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Bulgaria: Military Training
Country Study > Chapter 5 > National Security > Military Personnel > Military Training


Military training began with mandatory premilitary training through the Organization for Cooperation in Defense, a mass organization with more than 10,000 affiliates in schools, cooperative farms, and enterprises throughout the country. Under its auspices, reserve officers and active-duty junior officers trained thousands of young men and women between the ages of sixteen and eighteen in a year-round program. In classroom and field exercises, trainees learned marksmanship, radio communications, scuba diving, and technical military specialties such as aircraft and vehicle operations and maintenance. For the last, the Organization for Cooperation in Defense had an inventory of more than seventy BTR-60 and MT-LB armored personnel carriers. Although the organization also sponsored sports competitions and summer camps less directly related to military service, the main goal of premilitary training was to reduce the time required to adapt young inductees to military life.

Military training followed the Soviet model because the Sovietmade weapons and equipment in the inventory required specialized training in operation and maintenance. Training, which also followed Soviet tactical concepts, moved in an annual cycle under the two-year service term. Adjustments in the training cycle were expected to compensate for the shorter eighteen-month service term. On the other hand, in 1990 elimination of political indoctrination requirements freed as much as 25 percent of conscript training time for military and physical training. Immediately after induction, conscripts began basic physical conditioning, training in handling and maintenance of small arms, drill, and general military indoctrination. They learned a range of individual skills required in small unit combat situations, including first aid, radiation and chemical decontamination, and camouflage techniques. After basic training, soldiers formed crews for training on larger weapons and equipment. They participated in exercises of increasing scale until the training cycle culminated in a large-scale combined arms maneuver held each year. In 1990 the minister of national defense called for more realistic training, especially for combat at night and in poor visibility conditions. Conscripts received specialist training in a variety of fields. Separate schools trained junior specialists in transport and rear services, tank and vehicle maintenance, POL handling, and military music.

The majority of NCOs were new inductees selected at induction for special training at service schools. NCOs served longer than the usual conscription period. In the early 1970s, special secondary schools were also established for NCO training. These schools were available to acceptable applicants who had completed the eighth grade. The course of study lasted three years and graduates were obligated to serve in the armed forces for ten years.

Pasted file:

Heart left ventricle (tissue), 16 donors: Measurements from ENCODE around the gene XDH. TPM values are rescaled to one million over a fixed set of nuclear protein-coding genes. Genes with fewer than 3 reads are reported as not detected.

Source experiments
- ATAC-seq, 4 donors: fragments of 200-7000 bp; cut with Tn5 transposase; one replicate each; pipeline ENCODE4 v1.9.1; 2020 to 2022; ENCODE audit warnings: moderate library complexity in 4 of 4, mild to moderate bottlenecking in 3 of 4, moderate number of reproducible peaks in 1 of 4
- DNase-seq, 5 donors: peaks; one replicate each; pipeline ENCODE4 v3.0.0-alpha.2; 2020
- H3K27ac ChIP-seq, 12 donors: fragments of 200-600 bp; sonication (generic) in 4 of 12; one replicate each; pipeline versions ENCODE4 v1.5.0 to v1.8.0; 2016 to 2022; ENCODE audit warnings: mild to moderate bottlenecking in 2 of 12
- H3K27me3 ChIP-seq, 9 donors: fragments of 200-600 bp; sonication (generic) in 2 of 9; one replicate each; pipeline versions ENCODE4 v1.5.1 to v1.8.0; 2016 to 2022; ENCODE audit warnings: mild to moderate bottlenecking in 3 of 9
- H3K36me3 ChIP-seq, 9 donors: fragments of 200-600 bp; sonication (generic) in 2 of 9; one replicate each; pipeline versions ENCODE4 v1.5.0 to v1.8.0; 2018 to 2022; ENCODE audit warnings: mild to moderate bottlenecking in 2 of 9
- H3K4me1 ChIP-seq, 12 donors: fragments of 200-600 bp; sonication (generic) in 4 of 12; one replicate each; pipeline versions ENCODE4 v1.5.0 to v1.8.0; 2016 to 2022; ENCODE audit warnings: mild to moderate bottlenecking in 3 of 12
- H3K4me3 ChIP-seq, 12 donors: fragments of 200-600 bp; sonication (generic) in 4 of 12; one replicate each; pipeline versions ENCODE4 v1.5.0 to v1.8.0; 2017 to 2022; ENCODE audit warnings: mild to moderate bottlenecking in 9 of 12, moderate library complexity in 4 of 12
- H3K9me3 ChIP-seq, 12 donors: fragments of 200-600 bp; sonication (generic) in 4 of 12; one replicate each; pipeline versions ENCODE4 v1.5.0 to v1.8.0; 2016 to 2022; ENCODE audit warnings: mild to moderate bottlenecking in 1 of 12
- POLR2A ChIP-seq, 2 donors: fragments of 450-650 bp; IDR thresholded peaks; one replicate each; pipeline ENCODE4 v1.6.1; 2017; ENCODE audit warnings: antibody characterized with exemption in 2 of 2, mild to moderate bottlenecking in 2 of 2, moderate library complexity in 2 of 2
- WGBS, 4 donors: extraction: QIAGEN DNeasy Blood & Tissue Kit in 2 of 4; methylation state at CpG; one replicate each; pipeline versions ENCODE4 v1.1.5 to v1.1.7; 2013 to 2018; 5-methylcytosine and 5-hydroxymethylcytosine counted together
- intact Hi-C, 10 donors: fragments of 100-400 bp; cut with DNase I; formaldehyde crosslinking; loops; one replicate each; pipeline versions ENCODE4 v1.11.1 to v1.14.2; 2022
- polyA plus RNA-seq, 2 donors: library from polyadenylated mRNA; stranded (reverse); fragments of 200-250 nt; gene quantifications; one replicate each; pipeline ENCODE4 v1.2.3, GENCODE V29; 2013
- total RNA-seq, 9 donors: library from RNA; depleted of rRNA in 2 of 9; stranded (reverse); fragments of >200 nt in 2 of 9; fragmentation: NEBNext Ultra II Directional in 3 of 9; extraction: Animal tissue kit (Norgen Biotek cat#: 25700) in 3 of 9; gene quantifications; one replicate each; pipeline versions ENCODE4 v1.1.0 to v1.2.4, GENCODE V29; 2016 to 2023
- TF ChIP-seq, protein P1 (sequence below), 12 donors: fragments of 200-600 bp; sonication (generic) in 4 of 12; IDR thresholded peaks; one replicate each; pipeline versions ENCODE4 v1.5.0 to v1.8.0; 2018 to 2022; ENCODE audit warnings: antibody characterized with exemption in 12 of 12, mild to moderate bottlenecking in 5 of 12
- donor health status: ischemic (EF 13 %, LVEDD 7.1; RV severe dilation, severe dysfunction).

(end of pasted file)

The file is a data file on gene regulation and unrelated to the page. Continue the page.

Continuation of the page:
Military life was generally austere but not significantly different from conditions throughout the country. The greatest hardship was the requirement that conscripts serve outside their home provinces. In 1991 increasing criticism was leveled at the negative aspects of military service, especially the hazing of new conscripts. The press widely reported complaints from conscripts and parents that hazing often included intimidation and violence against young recruits by senior soldiers. In response, junior officers were assigned barracks duty to prevent such excesses. A general decline in military discipline also had become a problem in 1991. The press reported widespread cases of soldiers failing to wear proper uniforms or to carry proper identity papers, increased rates of absence without leave, and black market activities by soldiers. Misappropriation of money and property, theft of weapons and ammunition, and violent assault and murder were cited as increasingly common occurrences. The Plovdiv garrison alone reported 600 violations of military conduct rules during the last six months of 1990. Burgas, Stara Zagora, and other garrisons in southeastern Bulgaria were cited as particular problem areas. A spokesperson for the Ministry of National Defense voiced concern that the process of democratization had the unintended side effect of undermining order in the ranks of the BPA. The spokesperson accused the media and political parties of encouraging disciplinary violations and disobedience among conscripts without regard to the need to maintain the integrity and capabilities of the BPA. On the other hand, the military leadership tended to label all agitation for better living conditions as simply a failure of discipline.

Data as of June 1992

Last Updated: June 1992

Editor's Note: Country Studies included here were published between 1988 and 1998. The Country study for Bulgaria was first published in 1992. Where available, the data has been updated through 2008. The date at the bottom of each section will indicate the time period of the data. Information on some countries may no longer be up to date. See the "Research Completed" date at the beginning of each study on the Title Page or the "Data as of" date at the end of each section of text. This information is included due to its comprehensiveness and for historical purposes.

Note that current information from the CIA World Factbook, U.S. Department of State Background Notes, Australia's Department of Foreign Affairs and Trade Country Briefs, the UK's Foreign and Commonwealth Office's Country Profiles, and the World Bank can be found on

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